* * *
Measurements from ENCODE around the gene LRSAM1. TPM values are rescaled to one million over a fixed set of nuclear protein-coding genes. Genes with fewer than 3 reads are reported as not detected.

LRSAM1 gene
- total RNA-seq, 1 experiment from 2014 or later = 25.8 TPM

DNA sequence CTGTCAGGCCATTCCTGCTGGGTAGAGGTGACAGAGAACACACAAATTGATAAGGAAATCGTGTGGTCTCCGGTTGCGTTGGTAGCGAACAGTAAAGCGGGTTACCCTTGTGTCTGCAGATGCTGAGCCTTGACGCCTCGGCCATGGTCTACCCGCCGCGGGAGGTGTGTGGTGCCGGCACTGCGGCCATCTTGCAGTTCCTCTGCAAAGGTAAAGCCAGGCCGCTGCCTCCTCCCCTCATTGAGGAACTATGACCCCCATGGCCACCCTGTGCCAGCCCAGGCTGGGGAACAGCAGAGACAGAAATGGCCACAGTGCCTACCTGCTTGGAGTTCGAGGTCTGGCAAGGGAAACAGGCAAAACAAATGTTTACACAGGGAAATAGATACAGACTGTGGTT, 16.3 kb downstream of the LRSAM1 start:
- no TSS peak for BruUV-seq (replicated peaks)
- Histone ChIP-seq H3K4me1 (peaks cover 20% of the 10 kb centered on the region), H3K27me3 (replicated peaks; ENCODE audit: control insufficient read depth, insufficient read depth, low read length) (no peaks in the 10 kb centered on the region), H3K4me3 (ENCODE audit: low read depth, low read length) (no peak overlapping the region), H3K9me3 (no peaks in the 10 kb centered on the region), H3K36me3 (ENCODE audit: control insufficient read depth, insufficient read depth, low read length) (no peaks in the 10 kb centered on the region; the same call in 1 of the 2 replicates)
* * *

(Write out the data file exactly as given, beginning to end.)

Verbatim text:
Measurements from ENCODE around the gene LRSAM1. TPM values are rescaled to one million over a fixed set of nuclear protein-coding genes. Genes with fewer than 3 reads are reported as not detected.

LRSAM1 gene
- total RNA-seq, 1 experiment from 2014 or later = 25.8 TPM

DNA sequence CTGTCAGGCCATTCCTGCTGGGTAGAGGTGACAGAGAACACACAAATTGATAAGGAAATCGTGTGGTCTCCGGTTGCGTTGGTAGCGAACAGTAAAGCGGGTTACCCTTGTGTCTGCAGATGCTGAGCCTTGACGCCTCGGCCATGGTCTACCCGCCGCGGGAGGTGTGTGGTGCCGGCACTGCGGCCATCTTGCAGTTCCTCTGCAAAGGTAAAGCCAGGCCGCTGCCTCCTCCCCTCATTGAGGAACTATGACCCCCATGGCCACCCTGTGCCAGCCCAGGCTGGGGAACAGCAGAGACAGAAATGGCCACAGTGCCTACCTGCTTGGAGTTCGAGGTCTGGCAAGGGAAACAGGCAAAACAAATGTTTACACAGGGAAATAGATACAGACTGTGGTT, 16.3 kb downstream of the LRSAM1 start:
- no TSS peak for BruUV-seq (replicated peaks)
- Histone ChIP-seq H3K4me1 (peaks cover 20% of the 10 kb centered on the region), H3K27me3 (replicated peaks; ENCODE audit: control insufficient read depth, insufficient read depth, low read length) (no peaks in the 10 kb centered on the region), H3K4me3 (ENCODE audit: low read depth, low read length) (no peak overlapping the region), H3K9me3 (no peaks in the 10 kb centered on the region), H3K36me3 (ENCODE audit: control insufficient read depth, insufficient read depth, low read length) (no peaks in the 10 kb centered on the region; the same call in 1 of the 2 replicates)